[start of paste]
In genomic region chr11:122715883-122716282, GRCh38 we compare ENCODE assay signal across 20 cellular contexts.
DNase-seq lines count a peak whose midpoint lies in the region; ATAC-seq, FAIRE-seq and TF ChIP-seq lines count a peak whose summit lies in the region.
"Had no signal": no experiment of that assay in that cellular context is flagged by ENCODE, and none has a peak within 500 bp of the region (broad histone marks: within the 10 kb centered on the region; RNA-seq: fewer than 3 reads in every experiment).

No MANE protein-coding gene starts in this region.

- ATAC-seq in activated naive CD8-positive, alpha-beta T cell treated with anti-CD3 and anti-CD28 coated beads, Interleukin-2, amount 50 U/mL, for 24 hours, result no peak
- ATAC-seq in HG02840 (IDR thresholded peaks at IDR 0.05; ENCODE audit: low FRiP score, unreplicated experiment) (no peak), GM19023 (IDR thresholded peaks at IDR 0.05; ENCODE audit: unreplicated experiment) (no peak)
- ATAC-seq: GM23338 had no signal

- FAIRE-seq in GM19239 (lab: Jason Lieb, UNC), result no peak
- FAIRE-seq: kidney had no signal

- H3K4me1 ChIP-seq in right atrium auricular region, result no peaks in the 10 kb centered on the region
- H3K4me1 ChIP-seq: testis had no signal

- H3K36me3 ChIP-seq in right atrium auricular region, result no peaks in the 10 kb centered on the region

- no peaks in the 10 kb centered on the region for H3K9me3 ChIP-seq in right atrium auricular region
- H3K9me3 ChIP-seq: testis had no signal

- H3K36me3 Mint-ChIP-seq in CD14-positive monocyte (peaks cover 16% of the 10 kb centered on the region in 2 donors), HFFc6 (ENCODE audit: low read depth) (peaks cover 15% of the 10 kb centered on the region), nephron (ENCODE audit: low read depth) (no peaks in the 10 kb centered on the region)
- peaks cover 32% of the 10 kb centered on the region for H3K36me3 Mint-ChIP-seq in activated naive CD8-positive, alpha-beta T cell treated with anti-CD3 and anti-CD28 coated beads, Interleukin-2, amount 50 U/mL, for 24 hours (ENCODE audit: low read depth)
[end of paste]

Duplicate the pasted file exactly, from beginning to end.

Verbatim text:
In genomic region chr11:122715883-122716282, GRCh38 we compare ENCODE assay signal across 20 cellular contexts.
DNase-seq lines count a peak whose midpoint lies in the region; ATAC-seq, FAIRE-seq and TF ChIP-seq lines count a peak whose summit lies in the region.
"Had no signal": no experiment of that assay in that cellular context is flagged by ENCODE, and none has a peak within 500 bp of the region (broad histone marks: within the 10 kb centered on the region; RNA-seq: fewer than 3 reads in every experiment).

No MANE protein-coding gene starts in this region.

- ATAC-seq in activated naive CD8-positive, alpha-beta T cell treated with anti-CD3 and anti-CD28 coated beads, Interleukin-2, amount 50 U/mL, for 24 hours, result no peak
- ATAC-seq in HG02840 (IDR thresholded peaks at IDR 0.05; ENCODE audit: low FRiP score, unreplicated experiment) (no peak), GM19023 (IDR thresholded peaks at IDR 0.05; ENCODE audit: unreplicated experiment) (no peak)
- ATAC-seq: GM23338 had no signal

- FAIRE-seq in GM19239 (lab: Jason Lieb, UNC), result no peak
- FAIRE-seq: kidney had no signal

- H3K4me1 ChIP-seq in right atrium auricular region, result no peaks in the 10 kb centered on the region
- H3K4me1 ChIP-seq: testis had no signal

- H3K36me3 ChIP-seq in right atrium auricular region, result no peaks in the 10 kb centered on the region

- no peaks in the 10 kb centered on the region for H3K9me3 ChIP-seq in right atrium auricular region
- H3K9me3 ChIP-seq: testis had no signal

- H3K36me3 Mint-ChIP-seq in CD14-positive monocyte (peaks cover 16% of the 10 kb centered on the region in 2 donors), HFFc6 (ENCODE audit: low read depth) (peaks cover 15% of the 10 kb centered on the region), nephron (ENCODE audit: low read depth) (no peaks in the 10 kb centered on the region)
- peaks cover 32% of the 10 kb centered on the region for H3K36me3 Mint-ChIP-seq in activated naive CD8-positive, alpha-beta T cell treated with anti-CD3 and anti-CD28 coated beads, Interleukin-2, amount 50 U/mL, for 24 hours (ENCODE audit: low read depth)